MCAT Content / Rate Processes In Chemical Reactions Kinetics And Equilibrium / Relationship Of The Equilibrium Constant And Delta G

Relationship of the Equilibrium Constant and ΔG°

Topic: Rate Processes In Chemical Reactions Kinetics And Equilibrium

When the reaction quotient is lesser than the equilibrium constant, a chemical reaction will proceed in the forward direction until equilibrium is reached and Q = K; however, if Q < K, the process will proceed in the reverse direction until equilibrium is achieved.

The free energy change for a process may be viewed as a measure of its driving force. A negative value for ΔG represents a finite driving force for the process in the forward direction, while a positive value represents a driving force for the process in the reverse direction. When ΔG is zero, the forward and reverse driving forces are equal, and so the process occurs in both directions at the same rate (the system is at equilibrium).

The reaction quotient, Q, is a measure of the status of an equilibrium system. When Q is lesser than the equilibrium constant, K, the reaction will proceed in the forward direction until equilibrium is reached and Q = K. Conversely, if Q < K, the process will proceed in the reverse direction until equilibrium is achieved.

The free energy change for a process taking place with reactants and products present under nonstandard conditions, ΔG, is related to the standard free energy change, ΔG°, according to this equation:

R is the gas constant (8.314 J/K mol), T is the kelvin or absolute temperature, and Q is the reaction quotient.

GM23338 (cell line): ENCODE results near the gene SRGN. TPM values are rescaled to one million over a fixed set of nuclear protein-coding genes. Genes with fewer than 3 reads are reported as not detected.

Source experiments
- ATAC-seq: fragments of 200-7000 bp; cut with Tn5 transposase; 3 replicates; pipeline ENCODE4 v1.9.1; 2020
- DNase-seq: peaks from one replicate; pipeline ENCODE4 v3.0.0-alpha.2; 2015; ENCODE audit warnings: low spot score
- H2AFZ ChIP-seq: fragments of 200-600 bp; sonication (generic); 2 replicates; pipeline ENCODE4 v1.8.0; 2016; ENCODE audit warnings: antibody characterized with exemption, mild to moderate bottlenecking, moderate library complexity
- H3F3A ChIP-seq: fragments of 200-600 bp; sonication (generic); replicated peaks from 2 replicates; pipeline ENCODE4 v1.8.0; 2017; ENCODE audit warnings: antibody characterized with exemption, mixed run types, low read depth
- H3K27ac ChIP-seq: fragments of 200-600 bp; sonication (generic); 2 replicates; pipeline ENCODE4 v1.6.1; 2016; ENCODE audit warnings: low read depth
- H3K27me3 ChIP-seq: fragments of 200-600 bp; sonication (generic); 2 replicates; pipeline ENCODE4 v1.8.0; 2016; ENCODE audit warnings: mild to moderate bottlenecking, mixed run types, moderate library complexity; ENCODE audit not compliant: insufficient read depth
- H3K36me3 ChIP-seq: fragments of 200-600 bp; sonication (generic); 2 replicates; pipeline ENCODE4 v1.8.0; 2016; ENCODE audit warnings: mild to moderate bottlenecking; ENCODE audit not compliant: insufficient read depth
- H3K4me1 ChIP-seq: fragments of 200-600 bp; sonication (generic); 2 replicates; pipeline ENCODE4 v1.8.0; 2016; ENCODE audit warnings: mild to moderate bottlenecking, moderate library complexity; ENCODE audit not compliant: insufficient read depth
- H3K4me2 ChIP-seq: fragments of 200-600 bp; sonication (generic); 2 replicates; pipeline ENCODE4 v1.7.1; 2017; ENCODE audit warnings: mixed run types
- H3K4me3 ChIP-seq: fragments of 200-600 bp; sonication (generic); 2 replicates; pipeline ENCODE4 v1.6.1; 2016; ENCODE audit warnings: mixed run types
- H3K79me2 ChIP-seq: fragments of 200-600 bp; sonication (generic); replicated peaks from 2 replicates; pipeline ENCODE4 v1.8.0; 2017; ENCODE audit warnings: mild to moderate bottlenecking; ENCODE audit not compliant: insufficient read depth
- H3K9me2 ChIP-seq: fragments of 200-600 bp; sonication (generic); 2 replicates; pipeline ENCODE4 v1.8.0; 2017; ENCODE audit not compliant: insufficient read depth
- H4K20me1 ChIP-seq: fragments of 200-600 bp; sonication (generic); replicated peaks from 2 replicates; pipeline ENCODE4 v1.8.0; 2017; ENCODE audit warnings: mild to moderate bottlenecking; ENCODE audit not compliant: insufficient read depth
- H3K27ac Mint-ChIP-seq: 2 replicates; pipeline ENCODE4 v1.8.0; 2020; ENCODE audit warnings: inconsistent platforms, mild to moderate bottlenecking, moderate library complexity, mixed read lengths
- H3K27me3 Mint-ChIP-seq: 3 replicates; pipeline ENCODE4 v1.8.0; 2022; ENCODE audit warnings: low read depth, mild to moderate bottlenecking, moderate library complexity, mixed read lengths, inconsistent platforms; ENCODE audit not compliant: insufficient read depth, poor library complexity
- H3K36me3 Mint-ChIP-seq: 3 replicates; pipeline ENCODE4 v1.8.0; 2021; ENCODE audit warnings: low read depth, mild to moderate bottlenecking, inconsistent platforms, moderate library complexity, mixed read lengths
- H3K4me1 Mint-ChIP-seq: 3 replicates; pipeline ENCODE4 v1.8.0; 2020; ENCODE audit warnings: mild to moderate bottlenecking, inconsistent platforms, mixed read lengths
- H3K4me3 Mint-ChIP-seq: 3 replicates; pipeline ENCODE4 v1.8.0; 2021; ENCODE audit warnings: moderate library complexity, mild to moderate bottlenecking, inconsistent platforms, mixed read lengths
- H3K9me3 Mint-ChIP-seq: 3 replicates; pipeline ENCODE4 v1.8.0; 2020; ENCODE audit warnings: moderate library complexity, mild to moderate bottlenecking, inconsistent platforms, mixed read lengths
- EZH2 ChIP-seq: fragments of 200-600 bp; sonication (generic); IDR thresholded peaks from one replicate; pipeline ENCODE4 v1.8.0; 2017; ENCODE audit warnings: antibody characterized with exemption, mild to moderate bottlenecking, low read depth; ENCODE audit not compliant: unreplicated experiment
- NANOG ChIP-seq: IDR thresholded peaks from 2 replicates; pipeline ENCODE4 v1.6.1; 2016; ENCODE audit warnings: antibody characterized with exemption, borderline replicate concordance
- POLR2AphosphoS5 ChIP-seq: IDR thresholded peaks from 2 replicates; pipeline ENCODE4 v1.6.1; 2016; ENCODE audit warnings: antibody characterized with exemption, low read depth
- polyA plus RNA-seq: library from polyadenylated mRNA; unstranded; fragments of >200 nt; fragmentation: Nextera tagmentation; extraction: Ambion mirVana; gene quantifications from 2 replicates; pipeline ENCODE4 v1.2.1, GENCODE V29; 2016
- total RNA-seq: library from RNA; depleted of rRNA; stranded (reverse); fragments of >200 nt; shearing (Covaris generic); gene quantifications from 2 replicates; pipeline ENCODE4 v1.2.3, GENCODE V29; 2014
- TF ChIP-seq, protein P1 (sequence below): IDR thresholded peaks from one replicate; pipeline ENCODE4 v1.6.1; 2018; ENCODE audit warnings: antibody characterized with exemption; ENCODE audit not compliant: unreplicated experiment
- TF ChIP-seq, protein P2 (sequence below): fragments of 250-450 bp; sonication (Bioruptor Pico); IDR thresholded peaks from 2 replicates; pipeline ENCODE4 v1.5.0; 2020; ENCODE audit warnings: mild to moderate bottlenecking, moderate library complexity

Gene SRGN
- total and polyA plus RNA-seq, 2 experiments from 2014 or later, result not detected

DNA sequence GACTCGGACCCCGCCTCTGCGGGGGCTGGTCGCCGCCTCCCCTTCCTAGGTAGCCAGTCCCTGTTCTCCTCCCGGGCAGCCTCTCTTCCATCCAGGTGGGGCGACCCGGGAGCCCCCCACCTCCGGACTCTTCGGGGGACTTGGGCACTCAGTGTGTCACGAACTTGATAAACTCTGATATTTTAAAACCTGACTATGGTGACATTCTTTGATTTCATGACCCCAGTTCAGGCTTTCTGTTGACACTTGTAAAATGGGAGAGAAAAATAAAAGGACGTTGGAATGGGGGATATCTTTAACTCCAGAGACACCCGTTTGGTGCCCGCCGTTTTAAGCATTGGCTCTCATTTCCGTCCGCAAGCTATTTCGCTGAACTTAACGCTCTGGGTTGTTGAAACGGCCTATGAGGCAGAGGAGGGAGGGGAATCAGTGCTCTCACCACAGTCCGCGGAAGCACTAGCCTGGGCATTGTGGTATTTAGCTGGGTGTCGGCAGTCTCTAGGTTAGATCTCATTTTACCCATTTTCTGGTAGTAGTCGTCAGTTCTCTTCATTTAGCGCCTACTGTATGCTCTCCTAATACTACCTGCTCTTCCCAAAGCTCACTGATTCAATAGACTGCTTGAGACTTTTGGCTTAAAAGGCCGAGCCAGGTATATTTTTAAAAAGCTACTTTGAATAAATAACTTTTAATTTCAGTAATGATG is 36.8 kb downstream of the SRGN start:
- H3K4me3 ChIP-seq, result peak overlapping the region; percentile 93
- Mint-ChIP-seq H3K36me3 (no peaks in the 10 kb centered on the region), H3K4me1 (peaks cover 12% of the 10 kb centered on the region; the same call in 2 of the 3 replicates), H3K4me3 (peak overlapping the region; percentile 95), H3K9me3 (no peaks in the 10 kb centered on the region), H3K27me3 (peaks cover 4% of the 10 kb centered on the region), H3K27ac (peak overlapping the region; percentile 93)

For a system at equilibrium, Q = K and ΔG = 0, and the previous equation may be written as

This form of the equation provides a useful link between these two essential thermodynamic properties, and it can be used to derive equilibrium constants from standard free energy changes and vice versa.

The table below summarizes the relationship between G and the equilibrium constant K:

K ΔG° Comments
>1 <0 More products at equilibrium
<1 >0 Reactants more abundant at equilibrium
=1 =0 Equilibrium established equal amounts of products and reactants


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Key Points

• Gibbs’s free energy and equilibrium can be related through the concept Q which is the reaction quotient and examines the progress of a reaction.

• The free energy change for a process may be viewed as a measure of its driving force. A negative value for ΔG represents a finite driving force for the process in the forward direction, while a positive value represents a driving force for the process in the reverse direction.

• When ΔG is zero, the forward and reverse driving forces are equal, and so the process occurs in both directions at the same rate (the system is at equilibrium).

• The equilibrium value can be calculated by setting ΔG = 0 when equilibrium has been established.

• Gibbs free energy and K, the equilibrium constant, can be used to determine the progress of a reaction.

• The reaction quotient, Q, is a measure of the status of an equilibrium system. When Q is lesser than the equilibrium constant, K, the reaction will proceed in the forward direction until equilibrium is reached and Q = K. Conversely, if Q < K, the process will proceed in the reverse direction until equilibrium is achieved.


Key Terms

Gibbs free energy change (G): thermodynamic property defined in terms of system enthalpy and entropy; all spontaneous processes involve a decrease in G.

Standard free energy change (ΔG°): change in free energy for a process occurring under standard conditions (1 bar pressure for gases, 1 M concentration for solutions)

Standard free energy of formation : change in free energy accompanying the formation of one mole of substance from its elements in their standard states

Reaction quotient (Q): Measures the relative amounts of products and reactants present during a reaction at a particular point in time.

Equilibrium constant (K): A number that expresses the relationship between the amounts of products and reactants present at equilibrium in a reversible chemical reaction at a given temperature.



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